×
You will be redirected back to your article in seconds

Walk of Fame Honor: Ray Dolby Changed the World’s Soundtrack

Tech genius dropped the bomb on noise

Ray Dolby wasn’t the only person to have had a life-altering “ah-ha” moment while traveling in India.

But his, which came in the early 1960s while listening to scratchy recordings he’d made, may be one of the few that altered the soundtrack of the world. On Jan. 22 Dolby will be honored with a star on the Hollywood Walk of Fame.

Dolby’s epiphany was that he could reduce the noise inherent on analog tape without degrading the recorded signal. He turned that revelation into the Dolby noise reduction system, which debuted for pro audio recording in 1966.

Over the past 50 years, that single-channel technology has grown from mono to stereo to surround to immersive, and today it’s used on the vast majority of entertainment.

SEE ALSO: Ray Dolby’s Legacy Lives On In Dolby Labs’ Approach

“At the heart of each of those steps is a Ray Dolby invention,” says Ioan Allen, senior VP, cinema industry relations, Dolby Labs.

Dolby’s influence in cinema can be felt back as far as 1971 when Dolby noise reduction was used during the post-production of “A Clockwork Orange.” The first film released in Dolby Mono was “Callan” in 1974. “A Star Is Born,” released with Dolby Stereo in 1976 was the first step to surround sound.

But it was “Star Wars,” a year later, that changed the sound of film forever and Dolby was a key part of that.
“Ray’s pioneering work in sound played a pivotal role in allowing ‘Star Wars’ to be the truly immersive experience I had always dreamed it would be,” said director George Lucas in the San Francisco Chronicle after Dolby’s death in September 2013.

Dolby earned a bachelor’s degree in electrical engineering from Stanford in 1957 and a postdoctoral degree in physics from Cambridge in 1961. He spent two years in India as a science adviser for Unesco, setting up laboratories.
Then came Dolby Laboratories in 1965 and, with it, a collection of talented engineers that shared Dolby’s passion.

“Ray had a habit of walking around (the office), just as you were thinking of leaving for the evening and asking what you were doing,” recalls Ken Gundry, who worked at Dolby from 1972 to 2013. “You’d explain the problem you’d been working on and he’d say, ‘Have you thought of such-and-such?’

“Of course, that was the solution you’d been searching for. Ray Dolby was technically a genius. Alarmingly so.”
At the same time, says Allen with a laugh, “Ray didn’t believe in business plans,” Allen recalls. “He was very opportunity oriented. He said, ‘I’m going to do some great engineering and I need my own company to do that.’ ”

More Scene

  • Don Cheadle and Andrew Rannells Black

    Don Cheadle, Andrew Rannells Talk Snorting 'Coke' on 'Black Monday'

    “Black Monday” show creators David Caspe and Jordan Cahen divulged an intriguing detail to come later in the first season of the new Showtime comedy at its world premiere, held at the Theatre at Ace Hotel on Monday night in Los Angeles. “The fourth or fifth episode opens with a sexual harassment seminar, which very well [...]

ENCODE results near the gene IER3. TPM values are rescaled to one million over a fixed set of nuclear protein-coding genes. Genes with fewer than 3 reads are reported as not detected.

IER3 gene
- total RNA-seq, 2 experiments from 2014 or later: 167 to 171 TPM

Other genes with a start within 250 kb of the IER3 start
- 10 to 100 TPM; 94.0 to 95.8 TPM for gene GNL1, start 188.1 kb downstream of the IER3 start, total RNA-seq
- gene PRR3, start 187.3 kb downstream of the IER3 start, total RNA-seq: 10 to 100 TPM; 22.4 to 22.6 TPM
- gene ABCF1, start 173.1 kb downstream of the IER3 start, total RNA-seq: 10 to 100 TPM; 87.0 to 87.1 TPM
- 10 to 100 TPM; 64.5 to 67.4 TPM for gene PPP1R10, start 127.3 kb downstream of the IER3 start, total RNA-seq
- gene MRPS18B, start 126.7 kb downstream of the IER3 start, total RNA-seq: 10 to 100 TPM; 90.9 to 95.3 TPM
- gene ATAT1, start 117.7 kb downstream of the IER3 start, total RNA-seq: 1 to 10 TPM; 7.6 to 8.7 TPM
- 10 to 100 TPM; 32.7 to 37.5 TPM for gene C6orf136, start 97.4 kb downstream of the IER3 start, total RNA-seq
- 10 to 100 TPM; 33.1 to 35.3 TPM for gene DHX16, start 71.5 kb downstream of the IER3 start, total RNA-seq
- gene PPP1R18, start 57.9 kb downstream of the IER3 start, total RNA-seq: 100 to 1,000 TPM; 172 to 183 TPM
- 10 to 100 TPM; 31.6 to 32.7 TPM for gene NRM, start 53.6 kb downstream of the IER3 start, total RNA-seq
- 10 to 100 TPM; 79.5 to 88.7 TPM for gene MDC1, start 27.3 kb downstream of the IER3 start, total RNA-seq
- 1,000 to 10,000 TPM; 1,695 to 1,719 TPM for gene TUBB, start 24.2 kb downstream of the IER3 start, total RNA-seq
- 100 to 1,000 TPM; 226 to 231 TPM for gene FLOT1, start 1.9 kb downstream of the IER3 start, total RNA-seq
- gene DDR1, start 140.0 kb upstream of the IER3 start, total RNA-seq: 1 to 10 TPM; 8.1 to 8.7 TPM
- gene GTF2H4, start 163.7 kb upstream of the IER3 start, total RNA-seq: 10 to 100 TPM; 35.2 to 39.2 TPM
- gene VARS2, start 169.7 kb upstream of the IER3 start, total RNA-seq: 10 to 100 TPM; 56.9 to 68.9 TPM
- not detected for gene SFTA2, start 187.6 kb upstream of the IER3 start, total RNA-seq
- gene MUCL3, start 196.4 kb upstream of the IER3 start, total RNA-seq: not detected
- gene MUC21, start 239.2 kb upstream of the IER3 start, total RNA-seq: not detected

• Alfonso Cuaron attends the 44th Annual

    Alfonso Cuarón to LAFCA: 'Thanks to Your Help We Can Break Down Walls'

    Inclusion was the big winner at the L.A. Film Critics Association Awards, which was held Saturday night at the InterContinental in Century City. “This year’s winners are the most diverse in LAFCA’s 43-year history,” announced its president, Claudia Puig, adding that 14 out of their 18 awards were won by women and people of color. [...]

  • Mandatory Credit: Photo by Max Malandrino/REX/Shutterstock

    Hollywood Power Players Assemble to Save Iconic Deli Nate 'n Al

    A group of Hollywood executives and celebrities have banded together with the intent to save Beverly Hills deli and star haunt Nate ‘n Al, a stone’s throw from tourist destination Rodeo Drive. A consortium of investors including music kingpin Irving Azoff and wife Shelli, Universal Filmed Entertainment Group chairman Jeff Shell, and Rande Gerber and [...]

  • Charlie Collier, FOX Chief Executive Officer

    'The Passage' Team Talks Diversifying Races, Genders and Ages of Book Characters

    “The Passage” star Saniyya Sidney was unaware that the book version of her character was originally white until her father, a fan of Justin Cronin’s apocalyptic trilogy, informed her during the audition process. “I was like, ‘Oh, she is?'” Sidney told Variety at Thursday’s series premiere in Santa Monica, Calif. “And when I got it, [...]

  • KiKi Layne and Stephan James'If Beale

    Regina King Praised by 'If Beale Street Could Talk' Co-Stars for New 50/50 Initiative

    Two days had passed since Kiki Layne and Stephan James had attended their first Golden Globes and the “If Beale Street Could Talk” co-stars were still trying to wrap their heads around having been there. “It was such a special night — and pretty unreal,” says James, who was also nominated for his work opposite Julia Roberts [...]

  • Steven Van Zandt, Edie Falco, Tony

    'The Sopranos' 20th Anniversary Reunion: Cast, Producers Remember James Gandolfini

    Jan. 9’s 20th anniversary reunion of the cast and producers of HBO’s “The Sopranos” was a raucous family gathering from its first moments. “I saw a picture of myself in the newspaper,” series creator David Chase said at the start of the event. “And I thought, 20 years. Jesus Christ.” “People come up to me,” [...]

More From Our Brands

Access exclusive content